by Heather Shayne Blakeslee
At a time of year when we hope to reflect on what is most important to us in our families, communities and within ourselves, we’re being confronted with just how wrong things can go when we aren’t vigilant about our values every day of the year.
After a gut-wrenching election, we watch as President-elect Donald Trump stocks his Cabinet with spoiled meat and rotten apples, a veritable rogues’ gallery as unfit to lead as he is. And while I’m worried about the gutting of the Environmental Protection Agency and the Department of Education, I’m more worried about something closer to home: the possibility that friends of mine, in the harsh spotlight of this new regime, won’t make it home to their porch light one night.
Violence spiked everywhere in the country in the days after the election, and where I live in South Philadelphia, swastikas were painted on storefronts, revelers at a street party threw glass bottles at a gay man as he walked home, and “Trump” and “black bitch” were spray painted on a woman’s white SUV. At the University of Pennsylvania, all black freshmen were added to a social media group called “Nigger Lynching,” an act that the FBI is still investigating.
When Trump turned to the “60 Minutes” camera and told supporters who were committing hate crimes in his name to “Stop it. Just stop it,” it was a little too late. It was like watching a malevolent babysitter—amid the din of destruction—whisper that it was bedtime after pumping the kids full of caffeine and candy, giving them power tools and telling them there were no rules anymore.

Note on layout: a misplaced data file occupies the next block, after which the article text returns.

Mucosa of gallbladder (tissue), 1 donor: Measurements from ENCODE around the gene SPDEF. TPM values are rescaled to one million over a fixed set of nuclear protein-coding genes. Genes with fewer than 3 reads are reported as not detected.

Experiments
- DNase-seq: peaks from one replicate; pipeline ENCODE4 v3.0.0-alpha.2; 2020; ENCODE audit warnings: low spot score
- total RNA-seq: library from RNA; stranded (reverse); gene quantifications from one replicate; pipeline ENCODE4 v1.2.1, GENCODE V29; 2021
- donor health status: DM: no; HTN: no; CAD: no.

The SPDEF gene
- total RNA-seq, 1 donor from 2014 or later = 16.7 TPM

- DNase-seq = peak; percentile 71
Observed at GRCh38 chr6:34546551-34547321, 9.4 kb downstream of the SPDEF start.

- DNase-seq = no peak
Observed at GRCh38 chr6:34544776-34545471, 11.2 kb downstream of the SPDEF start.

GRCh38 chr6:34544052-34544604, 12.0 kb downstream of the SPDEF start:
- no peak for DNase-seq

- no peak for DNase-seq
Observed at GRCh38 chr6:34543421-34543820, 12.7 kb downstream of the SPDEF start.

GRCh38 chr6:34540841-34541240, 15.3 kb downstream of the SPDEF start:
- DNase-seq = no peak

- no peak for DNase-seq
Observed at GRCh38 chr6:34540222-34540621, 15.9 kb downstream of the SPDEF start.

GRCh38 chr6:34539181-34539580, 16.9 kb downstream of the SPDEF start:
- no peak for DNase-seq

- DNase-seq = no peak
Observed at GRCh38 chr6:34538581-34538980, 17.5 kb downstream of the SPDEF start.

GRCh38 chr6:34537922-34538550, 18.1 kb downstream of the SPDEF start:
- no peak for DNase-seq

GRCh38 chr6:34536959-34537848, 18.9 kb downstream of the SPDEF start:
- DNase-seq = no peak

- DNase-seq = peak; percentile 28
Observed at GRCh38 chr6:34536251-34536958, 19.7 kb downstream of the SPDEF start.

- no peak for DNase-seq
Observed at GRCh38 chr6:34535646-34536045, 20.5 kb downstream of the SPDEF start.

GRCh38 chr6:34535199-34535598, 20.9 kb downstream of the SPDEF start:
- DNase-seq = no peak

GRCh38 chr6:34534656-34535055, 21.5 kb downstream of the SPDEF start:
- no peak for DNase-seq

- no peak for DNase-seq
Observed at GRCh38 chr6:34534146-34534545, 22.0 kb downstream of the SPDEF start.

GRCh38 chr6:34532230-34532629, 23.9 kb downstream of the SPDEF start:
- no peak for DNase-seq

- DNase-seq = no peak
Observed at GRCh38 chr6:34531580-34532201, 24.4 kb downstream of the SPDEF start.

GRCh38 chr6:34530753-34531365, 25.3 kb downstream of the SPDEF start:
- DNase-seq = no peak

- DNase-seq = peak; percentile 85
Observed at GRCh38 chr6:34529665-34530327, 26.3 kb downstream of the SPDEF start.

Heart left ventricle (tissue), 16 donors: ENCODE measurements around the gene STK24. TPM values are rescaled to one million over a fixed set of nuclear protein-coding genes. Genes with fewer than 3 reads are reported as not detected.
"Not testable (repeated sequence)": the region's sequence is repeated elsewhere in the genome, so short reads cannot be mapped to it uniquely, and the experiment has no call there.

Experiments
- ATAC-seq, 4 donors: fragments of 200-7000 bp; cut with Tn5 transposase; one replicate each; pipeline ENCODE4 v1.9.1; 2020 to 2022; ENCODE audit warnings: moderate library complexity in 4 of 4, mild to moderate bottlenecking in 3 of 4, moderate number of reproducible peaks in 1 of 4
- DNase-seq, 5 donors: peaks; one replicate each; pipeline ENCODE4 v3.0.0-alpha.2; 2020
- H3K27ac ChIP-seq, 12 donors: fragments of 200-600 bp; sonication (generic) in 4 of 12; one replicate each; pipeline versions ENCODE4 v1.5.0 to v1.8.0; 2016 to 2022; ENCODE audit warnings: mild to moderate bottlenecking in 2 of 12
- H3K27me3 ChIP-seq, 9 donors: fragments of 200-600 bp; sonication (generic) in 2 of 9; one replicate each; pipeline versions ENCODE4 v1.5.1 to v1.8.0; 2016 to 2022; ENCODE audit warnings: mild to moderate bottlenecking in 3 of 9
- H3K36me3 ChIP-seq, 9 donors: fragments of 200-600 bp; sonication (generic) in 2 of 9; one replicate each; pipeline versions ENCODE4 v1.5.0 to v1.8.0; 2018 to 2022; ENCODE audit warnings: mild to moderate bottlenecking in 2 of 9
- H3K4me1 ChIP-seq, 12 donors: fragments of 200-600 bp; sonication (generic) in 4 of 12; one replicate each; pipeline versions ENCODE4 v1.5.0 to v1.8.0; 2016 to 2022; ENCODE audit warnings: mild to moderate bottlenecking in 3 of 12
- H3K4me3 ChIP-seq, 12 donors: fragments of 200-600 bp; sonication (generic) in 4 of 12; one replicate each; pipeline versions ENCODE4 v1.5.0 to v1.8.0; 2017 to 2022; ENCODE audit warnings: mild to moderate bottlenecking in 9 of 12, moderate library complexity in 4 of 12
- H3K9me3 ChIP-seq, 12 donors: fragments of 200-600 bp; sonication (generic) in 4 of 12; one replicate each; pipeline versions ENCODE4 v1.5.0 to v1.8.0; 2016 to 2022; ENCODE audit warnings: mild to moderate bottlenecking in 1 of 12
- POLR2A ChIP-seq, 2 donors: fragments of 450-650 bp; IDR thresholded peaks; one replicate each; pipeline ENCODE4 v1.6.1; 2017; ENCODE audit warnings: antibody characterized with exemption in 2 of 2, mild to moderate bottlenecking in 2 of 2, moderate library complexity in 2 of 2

It’s only partially a metaphor. Our children are listening to what has been going on. The Southern Poverty Law Center reports that acts of intimidation and violence spiked after Trump’s win, and fully 40 percent have been committed at K-12 schools and at colleges and universities. Kids have told their classmates that they should be deported, that they should be out picking cotton and much, much worse.
In light of that fact, I’m going to suggest that—in addition to really owning that some of us are protected by our skin color, sexual orientation, gender or money, and resolving to give time and money to the causes that reflect our values—we should also make a pledge to talk to the kids in our lives.
A teacher and students from my own high school in central Pennsylvania have just asked for my guidance to set up a student group dedicated to supporting vulnerable kids and community members. That gives me hope.
Teaching this period of our history in real time will be no mere civics lesson on how the political mood of the country swings left and right. We must help them understand that this isn’t normal, and that they have a role to play in keeping the people around them safe. If we’re going to give our kids power tools, let them be in the service of dismantling the racism, misogyny, homophobia and xenophobia that undergird our society.
Three values were clear in my house growing up: Work for what you want, treat everyone with respect, and stand up for the people who need your help; we needed few rules as a result. As kids, we could stay up as long as we wanted as long as we were good. As teenagers, we had no curfew, and we were expected to conduct ourselves in the same way before and after midnight.
It’s after midnight now, and it feels very dark. In what feels like the absence of rules, I am depending on those values to light the way.